↑ What causes HF propagation?

By Doron Tal, 4X4XM

High Frequency (HF) propagation refers to the way radio waves travel through the atmosphere, allowing long-distance communication over the horizon. Several factors affect such propagation:

  1. Solar activity: The sun emits a range of electromagnetic radiation, including ultraviolet, X-rays, and charged particles. The EUV radiation ionizes the ionosphere, a region of the Earth's atmosphere, affecting its density and height.
  2. The ionosphere: Radio waves can travel great distances by bouncing off the charged particles in the ionosphere. The height and density of free electrons have an impact on how radio waves travel.
  3. Time of day: The sun ionizes the ionosphere during the day, allowing communication over longer distances at higher frequencies. At night, the ionization level drops, enabling communication at lower frequencies.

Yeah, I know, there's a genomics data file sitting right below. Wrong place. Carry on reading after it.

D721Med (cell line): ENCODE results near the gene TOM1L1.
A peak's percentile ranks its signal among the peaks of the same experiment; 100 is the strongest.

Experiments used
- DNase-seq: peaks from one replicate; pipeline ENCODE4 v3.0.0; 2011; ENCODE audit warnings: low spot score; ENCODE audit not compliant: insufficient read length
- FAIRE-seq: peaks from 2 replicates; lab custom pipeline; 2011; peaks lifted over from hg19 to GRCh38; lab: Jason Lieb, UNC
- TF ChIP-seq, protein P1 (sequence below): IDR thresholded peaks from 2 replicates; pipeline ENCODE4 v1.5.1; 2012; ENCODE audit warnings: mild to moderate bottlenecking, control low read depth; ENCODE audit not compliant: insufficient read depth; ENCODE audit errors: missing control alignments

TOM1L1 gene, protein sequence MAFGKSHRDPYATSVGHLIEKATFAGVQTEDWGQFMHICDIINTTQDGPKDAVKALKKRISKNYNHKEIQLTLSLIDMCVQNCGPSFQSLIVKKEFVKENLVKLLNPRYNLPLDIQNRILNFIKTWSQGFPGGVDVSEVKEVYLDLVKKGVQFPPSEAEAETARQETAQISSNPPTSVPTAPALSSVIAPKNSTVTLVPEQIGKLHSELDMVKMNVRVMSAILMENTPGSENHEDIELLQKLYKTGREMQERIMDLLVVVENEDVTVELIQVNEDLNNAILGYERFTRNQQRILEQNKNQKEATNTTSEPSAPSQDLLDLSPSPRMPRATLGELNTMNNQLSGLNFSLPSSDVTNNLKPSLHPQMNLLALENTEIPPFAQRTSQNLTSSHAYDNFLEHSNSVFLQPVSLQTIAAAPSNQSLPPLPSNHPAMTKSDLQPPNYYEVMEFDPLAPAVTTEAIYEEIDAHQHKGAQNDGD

4. Space Weather conditions: Space Weather events, such as gemagnetic storms, can affect the ionosphere, causing disruptions to radio wave propagation.

For additional information please visit: Real-time Band Conditions

The Understanding HF Propagation Project provides radio amateurs with a detailed overview and tutorials on several aspects of HF propagation.

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